The politics of privilege

Dr Sally Matthews of Rhodes University, recently presented a paper entitled, “Renouncing Privilege, Using Privilege”, as part of the 2011 Critical Studies Seminar series, hosted by both the Department of Politics and International Studies and Sociology department.
Dr Matthews, a senior lecturer in the Department of Politics and International Studies, said the paper forms part of a broader research project on the role of the privileged in opposing injustice. She said the paper was born out of questions she found pertinent to herself and the way she should live her life. “Essentially this is about what those of us who are privileged should do with the privilege that has been bestowed upon us unjustly,” she said.
Dr Matthews said that in compiling the paper, she had been struck by how challenging it can be to avoid the “preachiness and self-congratulatory tone” that can so easily accompany work in this area. “You can easily imply that, because you’re critical of privilege, you’re better than other people who aren’t aware of it. It’s really tricky to work around this so you don’t come across as condescending,” she said.
In considering what the privileged can and should do in response to their privileged position, Dr Matthews highlighted various philosophies regarding privilege, and the possibilities of each. “The privileged cannot fully renounce privilege, and even being in a position to be able to renounce privilege is a privilege. But then what can and should privileged people do to promote greater equality and justice?” In this regard, Dr Matthew’s main research interests concern how privileged actors can act in solidarity with the underprivileged, and whether or not it is possible to oppose something that benefits oneself.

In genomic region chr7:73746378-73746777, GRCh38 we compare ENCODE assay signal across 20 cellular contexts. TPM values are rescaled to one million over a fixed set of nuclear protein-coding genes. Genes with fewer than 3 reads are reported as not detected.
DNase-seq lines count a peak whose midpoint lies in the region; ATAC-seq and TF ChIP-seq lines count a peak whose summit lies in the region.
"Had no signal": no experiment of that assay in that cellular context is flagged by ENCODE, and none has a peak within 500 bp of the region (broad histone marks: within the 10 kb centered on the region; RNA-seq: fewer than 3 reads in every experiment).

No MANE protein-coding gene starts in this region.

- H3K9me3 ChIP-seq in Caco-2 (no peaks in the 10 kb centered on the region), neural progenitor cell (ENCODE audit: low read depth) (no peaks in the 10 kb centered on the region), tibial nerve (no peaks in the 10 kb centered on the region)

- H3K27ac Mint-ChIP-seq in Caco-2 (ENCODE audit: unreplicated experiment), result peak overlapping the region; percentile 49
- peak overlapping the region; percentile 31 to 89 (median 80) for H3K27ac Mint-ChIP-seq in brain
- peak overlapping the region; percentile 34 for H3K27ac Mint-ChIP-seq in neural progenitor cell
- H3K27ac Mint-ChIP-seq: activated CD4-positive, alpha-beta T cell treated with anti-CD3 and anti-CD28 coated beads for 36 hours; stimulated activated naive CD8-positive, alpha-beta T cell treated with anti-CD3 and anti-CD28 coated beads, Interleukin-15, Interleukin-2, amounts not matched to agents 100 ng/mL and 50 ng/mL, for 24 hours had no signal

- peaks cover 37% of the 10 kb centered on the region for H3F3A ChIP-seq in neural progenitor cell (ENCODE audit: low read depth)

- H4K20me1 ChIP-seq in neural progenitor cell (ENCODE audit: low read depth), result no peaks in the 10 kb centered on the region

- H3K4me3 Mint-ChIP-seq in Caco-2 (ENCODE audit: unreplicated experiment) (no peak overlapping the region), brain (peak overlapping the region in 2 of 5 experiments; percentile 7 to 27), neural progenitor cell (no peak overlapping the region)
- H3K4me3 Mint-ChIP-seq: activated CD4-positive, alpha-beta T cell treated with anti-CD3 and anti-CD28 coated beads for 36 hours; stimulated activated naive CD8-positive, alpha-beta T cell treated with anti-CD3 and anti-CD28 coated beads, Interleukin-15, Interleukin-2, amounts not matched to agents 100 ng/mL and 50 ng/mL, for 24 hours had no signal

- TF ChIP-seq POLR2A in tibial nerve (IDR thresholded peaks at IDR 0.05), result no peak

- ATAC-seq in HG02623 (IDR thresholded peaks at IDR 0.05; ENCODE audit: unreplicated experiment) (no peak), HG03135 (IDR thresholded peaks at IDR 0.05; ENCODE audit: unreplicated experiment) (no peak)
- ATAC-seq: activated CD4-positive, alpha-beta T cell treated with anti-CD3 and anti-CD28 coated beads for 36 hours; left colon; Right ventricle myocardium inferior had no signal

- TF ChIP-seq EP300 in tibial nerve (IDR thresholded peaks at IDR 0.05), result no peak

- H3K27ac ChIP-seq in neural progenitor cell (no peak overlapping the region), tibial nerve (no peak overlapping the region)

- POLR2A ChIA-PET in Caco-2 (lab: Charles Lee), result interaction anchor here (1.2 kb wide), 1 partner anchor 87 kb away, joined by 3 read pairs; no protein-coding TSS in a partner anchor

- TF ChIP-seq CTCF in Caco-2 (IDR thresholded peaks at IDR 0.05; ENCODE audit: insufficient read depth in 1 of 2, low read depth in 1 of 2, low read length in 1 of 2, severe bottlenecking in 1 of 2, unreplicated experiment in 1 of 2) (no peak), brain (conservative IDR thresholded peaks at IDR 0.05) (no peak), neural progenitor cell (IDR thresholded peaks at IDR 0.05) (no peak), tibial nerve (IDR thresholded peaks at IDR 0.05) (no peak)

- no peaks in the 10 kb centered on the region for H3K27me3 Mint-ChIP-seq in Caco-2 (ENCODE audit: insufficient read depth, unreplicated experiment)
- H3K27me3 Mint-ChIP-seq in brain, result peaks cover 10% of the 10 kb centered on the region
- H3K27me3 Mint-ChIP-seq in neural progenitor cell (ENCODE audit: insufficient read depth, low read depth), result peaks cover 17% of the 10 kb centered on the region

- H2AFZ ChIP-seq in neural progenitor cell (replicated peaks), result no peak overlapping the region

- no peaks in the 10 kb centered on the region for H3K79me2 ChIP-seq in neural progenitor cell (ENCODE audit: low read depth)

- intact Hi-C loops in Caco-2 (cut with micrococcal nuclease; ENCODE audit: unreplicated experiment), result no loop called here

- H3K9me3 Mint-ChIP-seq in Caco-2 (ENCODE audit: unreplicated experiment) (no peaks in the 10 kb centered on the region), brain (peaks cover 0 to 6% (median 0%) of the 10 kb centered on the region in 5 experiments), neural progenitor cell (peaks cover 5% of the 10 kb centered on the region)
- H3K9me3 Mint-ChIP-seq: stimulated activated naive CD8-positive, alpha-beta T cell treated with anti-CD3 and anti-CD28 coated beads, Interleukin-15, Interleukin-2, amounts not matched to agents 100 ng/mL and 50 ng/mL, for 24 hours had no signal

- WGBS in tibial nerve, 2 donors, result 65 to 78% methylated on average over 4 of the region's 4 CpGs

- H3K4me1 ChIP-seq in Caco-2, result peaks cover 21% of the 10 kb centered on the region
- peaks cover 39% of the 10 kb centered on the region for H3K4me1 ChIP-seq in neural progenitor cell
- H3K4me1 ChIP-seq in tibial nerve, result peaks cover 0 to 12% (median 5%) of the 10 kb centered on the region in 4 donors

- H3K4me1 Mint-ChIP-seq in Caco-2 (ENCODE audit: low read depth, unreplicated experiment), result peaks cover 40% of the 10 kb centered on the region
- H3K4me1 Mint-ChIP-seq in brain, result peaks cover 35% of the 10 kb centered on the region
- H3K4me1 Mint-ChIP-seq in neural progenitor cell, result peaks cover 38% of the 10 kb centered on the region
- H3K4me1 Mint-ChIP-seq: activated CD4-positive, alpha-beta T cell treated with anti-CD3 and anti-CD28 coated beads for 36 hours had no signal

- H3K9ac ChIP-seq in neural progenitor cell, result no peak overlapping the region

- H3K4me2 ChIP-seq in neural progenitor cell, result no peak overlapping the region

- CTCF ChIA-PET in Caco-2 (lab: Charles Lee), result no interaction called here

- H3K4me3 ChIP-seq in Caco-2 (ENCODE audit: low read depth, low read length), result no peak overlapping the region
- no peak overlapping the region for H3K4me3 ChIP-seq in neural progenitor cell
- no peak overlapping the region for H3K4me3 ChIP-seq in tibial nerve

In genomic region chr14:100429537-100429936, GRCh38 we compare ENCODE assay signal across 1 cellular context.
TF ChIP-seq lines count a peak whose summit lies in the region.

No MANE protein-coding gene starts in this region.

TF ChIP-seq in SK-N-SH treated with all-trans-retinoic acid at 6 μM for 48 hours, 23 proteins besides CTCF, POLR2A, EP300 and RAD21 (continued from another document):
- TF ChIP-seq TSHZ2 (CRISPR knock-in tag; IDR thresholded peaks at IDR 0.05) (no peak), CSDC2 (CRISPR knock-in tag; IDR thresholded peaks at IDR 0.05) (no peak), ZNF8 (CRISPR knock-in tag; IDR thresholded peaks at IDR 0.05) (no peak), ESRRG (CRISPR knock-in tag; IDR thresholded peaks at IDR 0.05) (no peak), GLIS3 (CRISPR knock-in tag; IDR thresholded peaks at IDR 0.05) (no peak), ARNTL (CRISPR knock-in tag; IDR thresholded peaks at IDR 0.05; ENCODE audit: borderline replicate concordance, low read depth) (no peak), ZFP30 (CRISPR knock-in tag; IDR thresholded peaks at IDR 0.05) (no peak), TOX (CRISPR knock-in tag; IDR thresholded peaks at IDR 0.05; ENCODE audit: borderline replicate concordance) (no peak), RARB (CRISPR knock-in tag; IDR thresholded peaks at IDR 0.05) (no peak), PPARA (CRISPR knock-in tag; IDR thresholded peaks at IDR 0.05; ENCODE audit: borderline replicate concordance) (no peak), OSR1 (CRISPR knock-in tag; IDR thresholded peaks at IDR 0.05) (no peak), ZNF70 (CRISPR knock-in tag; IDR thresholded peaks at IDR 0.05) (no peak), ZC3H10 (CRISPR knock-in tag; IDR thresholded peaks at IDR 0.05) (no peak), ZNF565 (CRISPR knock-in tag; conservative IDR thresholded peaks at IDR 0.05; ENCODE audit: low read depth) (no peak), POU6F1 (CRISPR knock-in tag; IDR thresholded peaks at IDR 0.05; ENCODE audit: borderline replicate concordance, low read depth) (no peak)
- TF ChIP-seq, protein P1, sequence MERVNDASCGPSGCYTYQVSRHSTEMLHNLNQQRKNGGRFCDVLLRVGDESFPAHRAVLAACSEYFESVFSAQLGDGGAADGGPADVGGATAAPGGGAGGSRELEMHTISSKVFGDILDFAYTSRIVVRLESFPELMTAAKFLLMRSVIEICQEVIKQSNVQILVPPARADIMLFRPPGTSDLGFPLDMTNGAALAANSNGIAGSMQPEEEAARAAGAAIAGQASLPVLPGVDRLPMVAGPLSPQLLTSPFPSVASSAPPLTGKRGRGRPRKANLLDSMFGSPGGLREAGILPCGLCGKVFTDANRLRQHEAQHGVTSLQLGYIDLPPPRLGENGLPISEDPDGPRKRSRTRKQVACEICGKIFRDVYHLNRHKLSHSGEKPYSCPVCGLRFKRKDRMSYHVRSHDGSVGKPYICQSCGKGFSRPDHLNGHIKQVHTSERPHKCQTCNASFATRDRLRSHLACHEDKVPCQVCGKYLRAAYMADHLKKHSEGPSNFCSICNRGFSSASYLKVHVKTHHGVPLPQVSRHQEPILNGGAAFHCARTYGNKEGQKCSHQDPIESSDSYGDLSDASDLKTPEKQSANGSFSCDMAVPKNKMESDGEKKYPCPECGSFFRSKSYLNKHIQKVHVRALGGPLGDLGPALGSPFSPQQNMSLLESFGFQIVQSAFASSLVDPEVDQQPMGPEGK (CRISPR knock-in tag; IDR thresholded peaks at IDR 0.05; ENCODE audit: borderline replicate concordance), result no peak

While researching the paper, Dr Matthews said she had been all too aware of the conditions which made her research possible, as this was largely facilitated by her level of privilege in society. “As a white, middle-class South African woman, I was writing this in the back room of my home while my children were being cared for by a black child-minder who I can only afford because of the racialised unequal economic order in South Africa. These levels of inequality were on my mind the whole time because they essentially facilitated my thinking about this topic,” she said.
Although renouncing privilege was posed as a possible solution, she believes using one’s privilege for the good of others was a better option. “I recognise the broader sticky web of privilege and I don’t think renouncing it completely is possible. In the paper, I argue that it’s better to use privilege in solidarity with the oppressed. However, I also argue that one can best act in solidarity with people whom you have sustained, meaningful contact, and in order to have such contact, one may need to renounce some privileges,” she said.
Dr Matthews holds a PhD from Birmingham University and her research interests include the politics of development and NGO work in Africa, poverty and inequality, development theory, reconciliation in South Africa and African political economy.
Story by Sarah-Jane Bradfield
Photo supplied


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